Need to know:
At least 16 people are dead and millions without power as the US East Coast wakes up to the morning after Sandy.
"Post-tropical cyclone" Sandy was technically no longer a hurricane by the time she slammed into the mid-Atlantic last night. Someone should try telling her that, because she was acting like one. Her hurricane-force winds put Atlantic City underwater, sent a 13ft surge over Lower Manhattan, felled trees and sent debris flying everywhere from West Virginia to Toronto.
New York state is a "major disaster" zone, the NYC subway is partly flooded, Queens is on fire, one power plant had an explosion, three nuclear plants are on alert, and around six million people have no electricity. And that's only the damage we know about: no doubt more will be discovered throughout the day.
Want to know:
Two NATO troops were killed in Afghanistan this morning, shot dead by a man wearing Afghan police uniform.
The incident, in southern Helmand province, is still under investigation and the identities of the soldiers have not been released. Most of the forces stationed in Helmand are either British or American.
More than 50 coalition troops have been killed this year in similar "insider" attacks, most recently two American soldiers shot on patrol last week. NATO introduced extra security measures to help prevent the killings; they don't seem to be working.
Dull but important:
Anyone want a banker? Some 10,000 of them are looking for work after UBS announced it was drastically downsizing its investment-banking arm.
The Swiss firm, the worst hit in Europe by the global financial crisis, says the jobs will go from its offices all over the world by the end of the next three years. Those sacked represent roughly a sixth of its total workforce.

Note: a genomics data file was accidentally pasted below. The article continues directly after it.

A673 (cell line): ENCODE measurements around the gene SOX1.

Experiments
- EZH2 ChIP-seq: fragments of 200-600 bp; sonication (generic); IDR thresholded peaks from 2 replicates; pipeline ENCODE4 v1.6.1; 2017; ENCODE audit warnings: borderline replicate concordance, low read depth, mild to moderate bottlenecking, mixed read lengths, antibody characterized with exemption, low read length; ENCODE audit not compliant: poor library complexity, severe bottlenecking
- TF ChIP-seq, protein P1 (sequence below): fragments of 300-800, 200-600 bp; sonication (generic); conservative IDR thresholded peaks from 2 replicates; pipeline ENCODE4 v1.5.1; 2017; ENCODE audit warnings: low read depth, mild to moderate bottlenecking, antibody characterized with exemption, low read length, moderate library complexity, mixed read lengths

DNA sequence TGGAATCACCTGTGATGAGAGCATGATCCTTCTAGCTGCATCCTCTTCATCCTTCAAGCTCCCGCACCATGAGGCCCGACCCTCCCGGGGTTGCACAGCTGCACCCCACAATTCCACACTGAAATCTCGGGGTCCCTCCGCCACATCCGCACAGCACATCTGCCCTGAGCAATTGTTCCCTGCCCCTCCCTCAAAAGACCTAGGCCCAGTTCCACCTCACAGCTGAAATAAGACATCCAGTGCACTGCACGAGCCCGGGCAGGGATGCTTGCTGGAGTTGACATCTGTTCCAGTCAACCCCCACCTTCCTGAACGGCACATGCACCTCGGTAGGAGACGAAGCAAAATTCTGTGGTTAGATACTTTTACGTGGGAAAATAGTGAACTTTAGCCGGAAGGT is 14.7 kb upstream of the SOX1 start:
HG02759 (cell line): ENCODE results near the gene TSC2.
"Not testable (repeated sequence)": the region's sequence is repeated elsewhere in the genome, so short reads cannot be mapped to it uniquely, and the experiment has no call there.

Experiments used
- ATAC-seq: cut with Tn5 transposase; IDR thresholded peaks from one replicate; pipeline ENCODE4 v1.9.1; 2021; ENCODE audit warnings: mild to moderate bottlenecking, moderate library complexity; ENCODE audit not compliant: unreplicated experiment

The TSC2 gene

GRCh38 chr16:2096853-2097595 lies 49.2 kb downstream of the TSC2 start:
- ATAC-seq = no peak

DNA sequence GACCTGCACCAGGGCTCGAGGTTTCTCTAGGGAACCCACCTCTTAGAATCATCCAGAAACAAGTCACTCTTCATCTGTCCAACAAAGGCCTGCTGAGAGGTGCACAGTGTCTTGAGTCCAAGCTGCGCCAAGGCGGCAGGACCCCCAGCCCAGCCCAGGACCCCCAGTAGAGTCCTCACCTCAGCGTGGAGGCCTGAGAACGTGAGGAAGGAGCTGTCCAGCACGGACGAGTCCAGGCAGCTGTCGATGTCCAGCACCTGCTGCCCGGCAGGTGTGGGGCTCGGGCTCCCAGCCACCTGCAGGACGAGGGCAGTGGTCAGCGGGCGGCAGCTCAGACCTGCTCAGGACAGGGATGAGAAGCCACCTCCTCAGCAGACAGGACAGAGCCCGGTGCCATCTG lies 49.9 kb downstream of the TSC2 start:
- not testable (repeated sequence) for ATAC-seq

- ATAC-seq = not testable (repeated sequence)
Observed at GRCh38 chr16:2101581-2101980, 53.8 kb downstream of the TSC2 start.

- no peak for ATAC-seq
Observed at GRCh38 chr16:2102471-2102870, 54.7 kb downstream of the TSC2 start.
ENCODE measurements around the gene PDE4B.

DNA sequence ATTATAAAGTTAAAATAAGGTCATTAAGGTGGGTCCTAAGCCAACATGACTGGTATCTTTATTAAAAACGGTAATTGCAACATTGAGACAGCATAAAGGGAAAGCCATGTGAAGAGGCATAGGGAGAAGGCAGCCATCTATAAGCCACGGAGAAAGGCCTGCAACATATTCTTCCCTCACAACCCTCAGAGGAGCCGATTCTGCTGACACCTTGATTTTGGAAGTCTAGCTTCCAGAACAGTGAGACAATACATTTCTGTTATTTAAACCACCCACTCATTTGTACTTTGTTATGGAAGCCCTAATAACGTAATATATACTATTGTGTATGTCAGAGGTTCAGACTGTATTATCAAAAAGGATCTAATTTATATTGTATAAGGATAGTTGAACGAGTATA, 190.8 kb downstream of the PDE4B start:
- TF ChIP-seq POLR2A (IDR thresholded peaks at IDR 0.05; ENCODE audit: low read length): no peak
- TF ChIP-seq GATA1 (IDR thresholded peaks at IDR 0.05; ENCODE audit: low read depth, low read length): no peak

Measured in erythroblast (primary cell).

UBS, which lost a cool $42 billion betwen 2007 and 2009, says the cuts will save it $3.6 billion. They're also the first step in its program to orient itself away from the risky business of investment banking that put it in the red in the first place.
Bahrain has banned all public gatherings, amid a rising tide of demonstrations.
The Interior Ministry said it had sought to respect the right to peaceful protest by permitting limited rallies, but that this "privilege" had been repeatedly "abused" by demonstrators flouting the authorities' regulations and calling for the overthrow of the government. This, Interior Minister Sheikh Rashid Al Khalifa said, was unacceptable "in any condition."
Now anyone attempting to organize a protest will face unspecified legal action. The last time demonstrations were banned was in March 2011, at the height of calls for political reform. Since then, activists claim, the royal family has quietly led a systematic crackdown on dissent – in which the protest ban is just the latest strike.
Strange but true:
You don't have to skydive from the edge of space to be a daredevil: you could just take your life in your hands by flying on the world's worst airline, North Korea's Air Koryo, which has just opened an online booking service.
You'll have to get to Pyongyang first, of course, since the carrier is banned from flying in European airspace. And don't expect more than three destinations to choose from, all in either China or Russia. (We hear Vladivostok is lovely this time of year.) Oh, and Air Koryo doesn't take credit cards, so be prepared for some funny looks from the bank teller as you ask him/her to perform an international wire transfer to a North Korean account.